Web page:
Disrupt yourself before disrupting others.

 

“When you make a decision to start something new, first figure out the jobs you want to do. Then position yourself to play where no one else is playing. Despite our love affair with the certainty of competitive risk, the natural world, business research, and brain science all tell us that trying something new is less risky and ultimately more satisfying.“ (p 17)

“If you identify and focus on what makes you feel strong, you can also expect to be happier, which, according to researchers, ‘leads to more flexible and adaptive thinking and to enhanced innovative ability and problem solving in a wide range of circumstances.’” (p 22)

“The tendency to deflect compliments around what we do reflexively well is understandable, perhaps even justifiable, but over the course of a career (or the life of a company), it will leave us trading at a discount to what we are really worth… Don’t assume that just because something comes easily or seems obvious to you, it’s not rare and valuable to someone else.” (p 27)

“There is no shortage of jobs-to-be-done and problems to be solved. But there’s only one of you. The right problems are those that you somehow feel called to solve and are capable of solving, because of your expertise and accumulated life experience.” (p 36)

“The human mind has astounding learning capabilities but constantly seeks out constraints. Including constraints allows you to make a faster, more accurate prediction of the consequences of your actions, letting you determine which course of action will likely give you the best results.” (p 41)

“When you disrupt yourself, you are looking for growth, … you have to push and pull against objects and barriers that would constrain and constrict you. That is how you get stronger.” (p 57)

“The more closed your network, the more you hear the same ideas over and again, reaffirming what you already believe, while the more open your network, the more exposed you are to new ideas. It can be painful to be part of an open network because you may feel like an outsider, surrounded by people who don’t understand how you think. It also requires you to assimilate and manage conflicting viewpoints. But if you resist your tendency to stick with like-minded people, you will have a more accurate view of the world.” (p 63-64)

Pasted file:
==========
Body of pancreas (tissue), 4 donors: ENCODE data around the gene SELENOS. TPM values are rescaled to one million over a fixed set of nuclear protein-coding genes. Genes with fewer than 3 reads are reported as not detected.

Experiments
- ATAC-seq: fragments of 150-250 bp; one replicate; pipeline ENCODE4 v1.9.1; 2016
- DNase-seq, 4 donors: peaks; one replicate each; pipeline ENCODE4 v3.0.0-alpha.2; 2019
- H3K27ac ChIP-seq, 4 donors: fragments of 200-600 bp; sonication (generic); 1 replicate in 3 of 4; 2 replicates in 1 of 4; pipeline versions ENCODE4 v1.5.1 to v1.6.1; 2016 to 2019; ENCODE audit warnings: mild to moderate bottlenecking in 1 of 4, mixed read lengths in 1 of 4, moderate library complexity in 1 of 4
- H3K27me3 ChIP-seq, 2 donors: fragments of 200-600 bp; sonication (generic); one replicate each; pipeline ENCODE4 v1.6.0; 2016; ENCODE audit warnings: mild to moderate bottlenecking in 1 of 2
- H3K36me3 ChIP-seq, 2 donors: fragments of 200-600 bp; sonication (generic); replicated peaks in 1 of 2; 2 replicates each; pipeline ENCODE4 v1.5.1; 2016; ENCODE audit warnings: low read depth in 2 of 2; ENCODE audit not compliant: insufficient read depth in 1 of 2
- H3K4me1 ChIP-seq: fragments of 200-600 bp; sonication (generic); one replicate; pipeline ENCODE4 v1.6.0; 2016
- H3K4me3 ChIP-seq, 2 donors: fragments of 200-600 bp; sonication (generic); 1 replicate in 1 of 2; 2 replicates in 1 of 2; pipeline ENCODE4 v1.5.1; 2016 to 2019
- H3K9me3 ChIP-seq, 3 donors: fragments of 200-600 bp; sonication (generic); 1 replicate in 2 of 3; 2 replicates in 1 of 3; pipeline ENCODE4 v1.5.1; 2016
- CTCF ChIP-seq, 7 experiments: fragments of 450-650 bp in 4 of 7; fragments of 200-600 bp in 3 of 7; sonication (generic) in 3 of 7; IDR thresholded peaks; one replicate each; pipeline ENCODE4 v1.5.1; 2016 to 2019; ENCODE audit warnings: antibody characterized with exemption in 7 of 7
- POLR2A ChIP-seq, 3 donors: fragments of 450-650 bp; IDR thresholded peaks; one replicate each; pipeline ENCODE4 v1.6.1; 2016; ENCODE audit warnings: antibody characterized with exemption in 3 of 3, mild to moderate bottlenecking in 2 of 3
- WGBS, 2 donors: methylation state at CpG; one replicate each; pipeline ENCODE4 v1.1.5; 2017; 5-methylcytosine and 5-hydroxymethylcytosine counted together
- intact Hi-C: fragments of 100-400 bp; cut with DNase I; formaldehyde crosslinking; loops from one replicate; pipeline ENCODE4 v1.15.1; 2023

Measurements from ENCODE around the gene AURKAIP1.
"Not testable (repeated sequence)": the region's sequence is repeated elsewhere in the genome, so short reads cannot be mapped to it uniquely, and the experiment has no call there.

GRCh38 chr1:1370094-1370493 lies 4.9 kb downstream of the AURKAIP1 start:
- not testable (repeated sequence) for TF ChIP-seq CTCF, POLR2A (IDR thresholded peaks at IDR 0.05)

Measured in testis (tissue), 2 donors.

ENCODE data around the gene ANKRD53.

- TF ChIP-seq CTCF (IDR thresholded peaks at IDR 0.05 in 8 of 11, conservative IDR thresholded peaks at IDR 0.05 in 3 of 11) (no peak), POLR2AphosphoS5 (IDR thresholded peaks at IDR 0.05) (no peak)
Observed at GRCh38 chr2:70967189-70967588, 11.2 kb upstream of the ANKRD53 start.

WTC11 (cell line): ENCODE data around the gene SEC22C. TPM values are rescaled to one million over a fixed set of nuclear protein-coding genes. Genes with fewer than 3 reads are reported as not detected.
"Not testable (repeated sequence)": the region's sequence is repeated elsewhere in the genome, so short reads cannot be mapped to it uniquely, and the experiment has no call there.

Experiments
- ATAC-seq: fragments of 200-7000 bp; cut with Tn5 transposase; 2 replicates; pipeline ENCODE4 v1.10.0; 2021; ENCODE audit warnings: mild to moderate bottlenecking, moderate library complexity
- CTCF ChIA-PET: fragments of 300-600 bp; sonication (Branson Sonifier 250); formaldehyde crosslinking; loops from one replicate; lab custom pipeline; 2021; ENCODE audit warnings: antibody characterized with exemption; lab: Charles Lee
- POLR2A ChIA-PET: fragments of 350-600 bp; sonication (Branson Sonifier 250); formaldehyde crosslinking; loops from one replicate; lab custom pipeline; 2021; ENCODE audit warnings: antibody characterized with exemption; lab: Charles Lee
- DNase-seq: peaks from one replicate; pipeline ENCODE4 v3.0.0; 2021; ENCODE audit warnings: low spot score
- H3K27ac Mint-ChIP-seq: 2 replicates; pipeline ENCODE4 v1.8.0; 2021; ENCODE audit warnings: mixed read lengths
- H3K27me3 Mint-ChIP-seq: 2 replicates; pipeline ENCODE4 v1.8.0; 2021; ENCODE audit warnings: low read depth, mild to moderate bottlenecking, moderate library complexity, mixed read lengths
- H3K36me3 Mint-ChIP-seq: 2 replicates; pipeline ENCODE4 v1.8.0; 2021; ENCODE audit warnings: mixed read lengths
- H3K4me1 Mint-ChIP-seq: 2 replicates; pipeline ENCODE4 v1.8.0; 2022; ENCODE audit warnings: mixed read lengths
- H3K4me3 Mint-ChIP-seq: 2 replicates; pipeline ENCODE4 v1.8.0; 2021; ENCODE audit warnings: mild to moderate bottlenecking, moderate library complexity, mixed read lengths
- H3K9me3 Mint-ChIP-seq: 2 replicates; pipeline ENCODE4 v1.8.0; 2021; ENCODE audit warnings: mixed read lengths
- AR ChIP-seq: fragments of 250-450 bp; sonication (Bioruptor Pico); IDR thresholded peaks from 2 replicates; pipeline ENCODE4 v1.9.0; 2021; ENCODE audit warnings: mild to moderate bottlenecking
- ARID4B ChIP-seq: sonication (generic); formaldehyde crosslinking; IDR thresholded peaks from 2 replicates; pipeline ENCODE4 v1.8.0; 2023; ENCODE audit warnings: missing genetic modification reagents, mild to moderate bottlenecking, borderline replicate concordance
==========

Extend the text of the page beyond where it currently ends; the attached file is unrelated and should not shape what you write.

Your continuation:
“In addition to noting what you are grateful for, make a point to say ‘thank you’  to those around you. Because expressing gratitude requires self-reflection – the ability to admit that you depend on others and the humility to recognise your limitations – it is an explicit acknowledgement that the world isn’t all about you.” (p 69)

“Disrupt yourself before disrupting others.” (p 74)

“We can natter all day about being agents of disruption, but to effect real change, we need to be the subject of disruption. Innovation starts as an inside game.” (p 75)

“According to an in-depth study conducted by Accenture, high performing companies, those that surpass their peers on financial metrics across business cycles and leadership eras, are those that develop capabilities before they need them.” (p 79)

“Learning is not linear, but exponential: there is a cumulative and compounding effect. If you do something disruptive today, then the probability that you can be disruptive tomorrow increases. Momentum creates momentum.” (p 129)

Disrupt Yourself – Putting the Power of Disruptive Innovation to Work. Whitney Johnson, 2015, published by Bibliomotion, Inc.

We provide our insights through quotes directly taken from books, articles, videos, info graphs and other media. We do not add, comment or reflect on the topics highlighted or represent the media in its intentions or as a whole. We hope to inspire you to dig deeper, discover and fall in love with your own eureka moments.

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